WASP’s Residency Program Results in 3D Printed Ceramic Wall Tiles


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WASP is a very different 3D printer OEM. It is a bit more off the wall as it tries to build walls. This is partly due to WASP’s origins, as indicated by its name, World’s Advanced Saving Project. The aim of WASP is to build “zero-mile” homes, using materials found in the surrounding area. The sales of 3D printers are a means to an end and a way to develop technology to help humanity build homes and everything else. WASP is also much closer to designers, makers, and architects than other firms. It works in symbiosis with many creatives, which brings it close to the cutting edge and enables it to create more beautiful things than others.

Now, the company has collaborated with IOUS Studio to create wall cladding. IOUS Studio is a Dutch architectural and design studio founded in 2022 by two Argentines, Sol Sanchez Cimarelli and Agustin Ros. The duo has designed pavilions and has experience in 3D printing. They have created vases, planters, concrete structures, and a wall designed to invite nature to inhabit it.

Through a residency at WASP, the studio has created 3D printed ceramic wall cladding tiles. Showcased at Salone Satellite during Salone del Mobile, the partners used a WASP 40100 system to produce the tiles. The project, named Fusion, is inspired by the ocean and uses shadows on waves to guide its designs. The team has created a series of unique tiles that can be combined to cover a wall with cladding. The tiles were assembled on site. Currently, they can produce over 30 components a day with one machine, and so far, the team has made 4000 components.

For 2024, WASP plans to expand its Residency program to include more artists, architects, and designers. WASP is seeking individuals who can broaden the range of materials available for 3D printing, create accessible tools for designers and artists, and industrialize 3D printed components. Residents can collaborate with WASP employees and use its 3D printers, including the large Crane WASP systems. Participants receive training, and their research is shared with other WASP users. Each project can vary in scope and duration.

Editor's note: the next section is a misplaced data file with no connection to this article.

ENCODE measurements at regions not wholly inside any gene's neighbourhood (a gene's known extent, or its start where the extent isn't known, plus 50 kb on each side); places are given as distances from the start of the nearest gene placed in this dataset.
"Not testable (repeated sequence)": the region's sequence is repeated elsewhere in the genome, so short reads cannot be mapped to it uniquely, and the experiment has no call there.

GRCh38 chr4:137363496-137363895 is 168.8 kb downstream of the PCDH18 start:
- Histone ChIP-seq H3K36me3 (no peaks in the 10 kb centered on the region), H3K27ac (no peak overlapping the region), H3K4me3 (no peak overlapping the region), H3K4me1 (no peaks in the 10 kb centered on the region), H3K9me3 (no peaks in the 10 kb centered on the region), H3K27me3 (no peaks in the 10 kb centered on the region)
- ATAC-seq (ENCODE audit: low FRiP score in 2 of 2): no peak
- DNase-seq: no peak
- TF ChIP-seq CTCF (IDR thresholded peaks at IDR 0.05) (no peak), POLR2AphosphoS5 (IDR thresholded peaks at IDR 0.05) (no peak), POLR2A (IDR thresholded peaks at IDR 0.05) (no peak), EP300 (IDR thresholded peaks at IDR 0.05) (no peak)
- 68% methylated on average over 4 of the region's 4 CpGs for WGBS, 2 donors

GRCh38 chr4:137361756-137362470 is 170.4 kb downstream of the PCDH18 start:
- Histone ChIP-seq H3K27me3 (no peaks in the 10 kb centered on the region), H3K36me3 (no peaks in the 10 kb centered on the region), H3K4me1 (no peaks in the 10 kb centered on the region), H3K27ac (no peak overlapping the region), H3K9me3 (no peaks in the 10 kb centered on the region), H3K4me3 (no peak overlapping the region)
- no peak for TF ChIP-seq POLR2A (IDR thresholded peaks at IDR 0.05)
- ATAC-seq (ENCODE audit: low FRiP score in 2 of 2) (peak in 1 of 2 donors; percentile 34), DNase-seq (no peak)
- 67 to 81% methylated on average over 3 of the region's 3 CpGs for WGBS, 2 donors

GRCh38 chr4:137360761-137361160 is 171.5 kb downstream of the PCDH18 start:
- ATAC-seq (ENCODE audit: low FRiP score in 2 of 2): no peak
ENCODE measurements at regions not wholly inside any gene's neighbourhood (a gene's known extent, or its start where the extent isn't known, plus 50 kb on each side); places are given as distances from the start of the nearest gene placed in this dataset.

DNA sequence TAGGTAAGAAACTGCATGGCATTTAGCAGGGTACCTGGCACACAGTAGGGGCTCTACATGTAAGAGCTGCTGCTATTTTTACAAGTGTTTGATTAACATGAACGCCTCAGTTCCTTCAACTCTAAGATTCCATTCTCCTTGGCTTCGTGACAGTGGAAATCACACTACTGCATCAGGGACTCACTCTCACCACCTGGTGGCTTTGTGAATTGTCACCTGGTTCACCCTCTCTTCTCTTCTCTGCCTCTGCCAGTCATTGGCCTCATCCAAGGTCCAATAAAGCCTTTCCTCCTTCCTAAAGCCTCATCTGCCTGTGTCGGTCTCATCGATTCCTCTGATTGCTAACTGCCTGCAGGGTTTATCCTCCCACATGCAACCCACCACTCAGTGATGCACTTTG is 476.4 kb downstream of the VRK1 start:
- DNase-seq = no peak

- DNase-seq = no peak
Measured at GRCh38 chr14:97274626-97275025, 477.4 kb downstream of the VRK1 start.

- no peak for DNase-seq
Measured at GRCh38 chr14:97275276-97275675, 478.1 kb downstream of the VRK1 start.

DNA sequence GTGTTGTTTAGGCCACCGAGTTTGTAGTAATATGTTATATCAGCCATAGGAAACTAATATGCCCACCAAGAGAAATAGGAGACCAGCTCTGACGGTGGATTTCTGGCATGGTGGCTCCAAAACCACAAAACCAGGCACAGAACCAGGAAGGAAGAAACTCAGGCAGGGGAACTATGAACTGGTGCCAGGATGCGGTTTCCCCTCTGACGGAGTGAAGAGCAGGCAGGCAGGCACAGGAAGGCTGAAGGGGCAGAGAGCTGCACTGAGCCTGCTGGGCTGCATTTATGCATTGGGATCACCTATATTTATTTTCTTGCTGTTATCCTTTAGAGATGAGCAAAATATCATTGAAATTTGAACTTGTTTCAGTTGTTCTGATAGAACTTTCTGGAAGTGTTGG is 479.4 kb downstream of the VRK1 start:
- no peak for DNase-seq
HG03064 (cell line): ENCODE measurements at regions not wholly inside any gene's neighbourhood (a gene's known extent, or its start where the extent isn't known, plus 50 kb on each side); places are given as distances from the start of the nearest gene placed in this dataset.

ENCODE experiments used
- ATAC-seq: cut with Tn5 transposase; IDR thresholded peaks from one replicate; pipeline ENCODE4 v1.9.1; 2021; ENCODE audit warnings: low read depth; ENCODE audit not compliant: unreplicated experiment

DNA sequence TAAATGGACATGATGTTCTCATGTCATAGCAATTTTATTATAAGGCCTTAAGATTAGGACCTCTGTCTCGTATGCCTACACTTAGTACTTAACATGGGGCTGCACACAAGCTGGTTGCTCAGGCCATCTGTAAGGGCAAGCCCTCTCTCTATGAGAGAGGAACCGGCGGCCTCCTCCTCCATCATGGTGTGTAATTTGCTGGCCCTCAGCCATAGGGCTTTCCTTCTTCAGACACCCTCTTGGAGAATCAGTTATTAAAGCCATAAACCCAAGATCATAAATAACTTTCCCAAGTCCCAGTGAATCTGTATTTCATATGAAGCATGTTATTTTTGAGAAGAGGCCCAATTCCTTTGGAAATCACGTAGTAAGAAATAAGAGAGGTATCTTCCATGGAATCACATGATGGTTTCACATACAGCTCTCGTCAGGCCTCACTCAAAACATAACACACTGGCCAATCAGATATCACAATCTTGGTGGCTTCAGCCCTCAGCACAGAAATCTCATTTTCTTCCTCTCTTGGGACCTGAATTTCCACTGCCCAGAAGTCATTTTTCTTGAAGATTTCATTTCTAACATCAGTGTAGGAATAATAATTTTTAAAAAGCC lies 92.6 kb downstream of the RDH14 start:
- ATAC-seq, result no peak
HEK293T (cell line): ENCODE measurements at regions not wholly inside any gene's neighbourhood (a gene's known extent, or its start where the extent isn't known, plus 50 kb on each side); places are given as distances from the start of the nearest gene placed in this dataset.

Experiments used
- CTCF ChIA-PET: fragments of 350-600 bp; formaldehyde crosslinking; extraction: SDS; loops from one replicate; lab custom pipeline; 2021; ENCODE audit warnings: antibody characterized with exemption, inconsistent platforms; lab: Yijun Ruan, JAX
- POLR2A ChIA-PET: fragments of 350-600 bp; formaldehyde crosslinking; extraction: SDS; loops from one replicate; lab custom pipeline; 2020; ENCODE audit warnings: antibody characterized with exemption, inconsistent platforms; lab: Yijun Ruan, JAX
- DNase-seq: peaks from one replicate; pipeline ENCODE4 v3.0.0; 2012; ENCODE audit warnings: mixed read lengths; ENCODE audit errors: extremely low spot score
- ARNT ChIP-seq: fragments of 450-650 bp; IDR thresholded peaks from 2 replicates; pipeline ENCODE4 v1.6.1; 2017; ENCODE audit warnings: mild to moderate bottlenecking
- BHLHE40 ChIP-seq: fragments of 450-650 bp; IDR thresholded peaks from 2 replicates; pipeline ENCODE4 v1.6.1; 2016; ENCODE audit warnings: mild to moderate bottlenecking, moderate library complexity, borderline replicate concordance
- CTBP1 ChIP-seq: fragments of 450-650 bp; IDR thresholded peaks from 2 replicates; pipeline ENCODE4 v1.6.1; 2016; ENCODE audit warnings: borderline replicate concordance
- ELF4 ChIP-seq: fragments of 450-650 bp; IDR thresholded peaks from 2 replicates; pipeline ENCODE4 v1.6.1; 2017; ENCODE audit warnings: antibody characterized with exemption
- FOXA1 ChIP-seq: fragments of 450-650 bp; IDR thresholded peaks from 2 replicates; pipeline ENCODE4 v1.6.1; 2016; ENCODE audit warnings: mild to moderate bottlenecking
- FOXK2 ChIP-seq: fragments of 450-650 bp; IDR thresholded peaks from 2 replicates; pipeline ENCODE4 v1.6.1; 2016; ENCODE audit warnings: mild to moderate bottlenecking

Other 3D printer OEMs often use designers to create marketing-related products, with designer engagement seemingly aimed more at generating blog post views or PR rather than producing anything substantive. WASP, however, approaches its Residency program with a more sincere intent. WASP interacts with the design community on equal footing, viewing artists, designers, and architects as pioneers toward a brighter future. These creatives are recognized for their ability to unlock deep secrets within materials, develop new processes, and create beautiful, functional items that can inspire. WASP is in search of explorers and technologists who can help unveil a future yet to be discovered. Instead of collaborating with well-known names for their fame, WASP seeks individuals who are willing to invest the effort and skill necessary to produce parts that could not have been made before.

This is an intelligent approach. An unknown designer could create a highly successful vase or cup that might industrialize a common, high-volume application. Designers with the right sensitivity, quality, and philosophy could make it significantly relevant within the design community. This, in turn, could inspire publications and potentially increase sales of 3D printers within that community. By exploring design and 3D printing more sensitively and relevantly, WASP could achieve similar benefits to those sought by more PR-oriented companies. I hope that every major OEM will establish a Residency program to further the technical and artistic potential of 3D printing.

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